Voter turnout in the second phase of Egypt's parliamentary elections is 29.83 percent, the Supreme Electoral Commission (SEC) said on Wednesday, up from 26.56 in the first phase, as 8,412,011 cast their votes in 13 provinces.
Ayman Abbas, the head of SEC told a press conference Wednesday evening that there were 7,839,611 valid votes in the second and final phase of elections for the House of Representatives, but 572,400 were invalid, representing 6.8 percent of the total.
Even in polls abroad, the second phase had a higher turnout than the first, withover 37,100 voters turning up, an increase of about 22 percent from the first phase, when just over 30,000 cast their votes.
The second phase included the capital Cairo, which recorded one of the lowest participation rates with less than a fifth of the province's 6.8 million eligible voters casting their ballots.
The highest participation rate was in South Sinai, where 41.6 percent of eligible voters took part.
The total number of eligible voters in the second phase was 28.2 million.
As was the case in the first phase, the results of phase two were largely inconclusive, with only nine candidates running for individual seats coming out triumphant in the first round of polling. The winners include film director Khaled Youssef, known for his ardent support for the military ouster of former Islamist President Mohamed Mursi in July 2013.
Candidates eligible to compete in the run-offs scheduled for Nov. 30-Dec. 2 inside and outside Egypt will fill the remaining 213 seats allocated to the individual seats system.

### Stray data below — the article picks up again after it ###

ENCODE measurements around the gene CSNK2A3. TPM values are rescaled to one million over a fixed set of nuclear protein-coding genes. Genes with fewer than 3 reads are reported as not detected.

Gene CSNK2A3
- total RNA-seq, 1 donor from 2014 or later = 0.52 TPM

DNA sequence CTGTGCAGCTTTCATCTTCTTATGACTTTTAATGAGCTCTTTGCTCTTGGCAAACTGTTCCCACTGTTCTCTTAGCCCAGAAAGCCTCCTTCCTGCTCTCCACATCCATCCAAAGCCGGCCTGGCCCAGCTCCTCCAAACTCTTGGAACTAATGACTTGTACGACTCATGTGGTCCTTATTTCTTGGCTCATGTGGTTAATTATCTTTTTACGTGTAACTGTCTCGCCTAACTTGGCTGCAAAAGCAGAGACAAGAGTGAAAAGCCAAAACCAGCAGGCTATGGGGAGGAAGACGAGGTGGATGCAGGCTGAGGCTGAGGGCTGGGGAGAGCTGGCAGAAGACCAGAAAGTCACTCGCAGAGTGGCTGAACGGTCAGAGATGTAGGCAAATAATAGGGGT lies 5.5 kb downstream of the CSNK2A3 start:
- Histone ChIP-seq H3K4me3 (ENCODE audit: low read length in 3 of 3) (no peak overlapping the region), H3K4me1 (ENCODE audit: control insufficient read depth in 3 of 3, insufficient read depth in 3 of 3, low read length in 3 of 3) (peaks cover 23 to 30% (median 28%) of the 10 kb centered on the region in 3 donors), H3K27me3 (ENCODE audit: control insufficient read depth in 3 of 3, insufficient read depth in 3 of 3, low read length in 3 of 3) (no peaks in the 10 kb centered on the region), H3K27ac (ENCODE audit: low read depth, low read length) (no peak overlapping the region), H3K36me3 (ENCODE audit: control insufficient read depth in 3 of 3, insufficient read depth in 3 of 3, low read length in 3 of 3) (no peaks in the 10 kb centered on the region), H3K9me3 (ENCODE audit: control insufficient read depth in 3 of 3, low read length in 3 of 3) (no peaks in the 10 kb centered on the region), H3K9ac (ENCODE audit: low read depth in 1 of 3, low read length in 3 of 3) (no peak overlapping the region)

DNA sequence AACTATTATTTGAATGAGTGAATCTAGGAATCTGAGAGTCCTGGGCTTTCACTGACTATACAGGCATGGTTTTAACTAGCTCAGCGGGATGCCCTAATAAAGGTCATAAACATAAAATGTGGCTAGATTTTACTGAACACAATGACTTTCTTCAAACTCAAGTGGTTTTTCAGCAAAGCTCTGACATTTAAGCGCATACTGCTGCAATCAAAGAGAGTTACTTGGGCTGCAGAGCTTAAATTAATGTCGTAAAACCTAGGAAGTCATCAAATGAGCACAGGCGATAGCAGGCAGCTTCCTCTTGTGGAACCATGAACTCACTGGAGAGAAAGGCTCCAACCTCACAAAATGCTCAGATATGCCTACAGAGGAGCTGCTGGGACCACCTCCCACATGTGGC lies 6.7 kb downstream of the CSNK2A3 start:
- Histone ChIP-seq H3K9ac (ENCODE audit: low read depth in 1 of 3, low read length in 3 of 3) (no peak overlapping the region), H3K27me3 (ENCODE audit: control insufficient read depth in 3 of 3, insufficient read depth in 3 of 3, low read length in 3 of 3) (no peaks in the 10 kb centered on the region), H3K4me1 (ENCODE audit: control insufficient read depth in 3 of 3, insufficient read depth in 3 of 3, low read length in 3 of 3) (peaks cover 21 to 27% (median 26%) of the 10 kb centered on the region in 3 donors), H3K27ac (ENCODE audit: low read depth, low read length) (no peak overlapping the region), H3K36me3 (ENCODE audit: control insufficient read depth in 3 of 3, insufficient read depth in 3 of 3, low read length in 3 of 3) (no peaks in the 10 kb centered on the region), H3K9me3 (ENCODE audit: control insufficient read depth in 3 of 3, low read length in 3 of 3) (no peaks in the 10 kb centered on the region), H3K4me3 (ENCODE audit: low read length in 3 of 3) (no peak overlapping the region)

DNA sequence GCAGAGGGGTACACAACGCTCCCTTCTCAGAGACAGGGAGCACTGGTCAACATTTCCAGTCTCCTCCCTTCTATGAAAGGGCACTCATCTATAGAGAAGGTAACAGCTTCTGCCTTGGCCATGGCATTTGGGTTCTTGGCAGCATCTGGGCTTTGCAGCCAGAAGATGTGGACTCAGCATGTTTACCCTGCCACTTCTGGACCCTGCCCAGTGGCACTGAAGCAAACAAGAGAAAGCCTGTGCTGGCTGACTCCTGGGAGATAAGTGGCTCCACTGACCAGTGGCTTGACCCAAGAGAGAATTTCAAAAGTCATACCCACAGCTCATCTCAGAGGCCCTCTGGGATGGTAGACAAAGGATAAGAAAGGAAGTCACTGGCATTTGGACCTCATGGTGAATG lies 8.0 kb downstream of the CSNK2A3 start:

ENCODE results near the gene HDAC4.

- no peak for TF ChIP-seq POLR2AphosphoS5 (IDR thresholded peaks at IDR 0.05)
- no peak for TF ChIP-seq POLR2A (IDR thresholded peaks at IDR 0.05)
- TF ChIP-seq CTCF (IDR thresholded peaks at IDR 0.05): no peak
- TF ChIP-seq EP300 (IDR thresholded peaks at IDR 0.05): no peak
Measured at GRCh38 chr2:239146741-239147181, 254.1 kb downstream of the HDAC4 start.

Egypt's unicameral House of Representatives is made up of 568 elected presentatives, of which 120 are chosen through coalition or party lists, and 28 appointed by the president, totalling 596.
Individual seat candidates or coalition lists must secure 50 percent plus one votes to win seats. In phase one only four candidates won individual seats in the first round, leading to run-offs in the majority of constituencies.
Meanwhile, the "For the Love of Egypt" coalition once more swept all 60 seats up for grabs, meaning that the coalition has secured all 120 seats allocated to the lists system in the legislature.
The coalition is the brainchild of former military intelligence general Sameh Seif Elyazal, who openly seeks to limit the powers of parliament.
The upcoming parliament has been assigned many powers including the authority to withdraw confidence from the prime minister, other ministers or even the president. Article 161 of the 2014 constitution allows a supermajority of two thirds of parliament to call for a public referendum to end the president's term and hold early presidential elections.
Elyazal previously told Reuters that in a year or two "we will see" what really needs to be amended in the constitution.
The parliamentary elections were originally scheduled for earlier this year, with the two phases set to be held in late March and late April.
They were postponed when the Supreme Constitutional Court ruled in March against the constitutionality of an article in the constituency law, which was issued by President Abdel Fattah al-Sisi.
The house elections mark the final phase of a "roadmap to democracy" which then-defence minister Sisi announced to the nation in July 2013, following the military ouster of Egypt's first democratically-elected President Mursi after protests against his rule.
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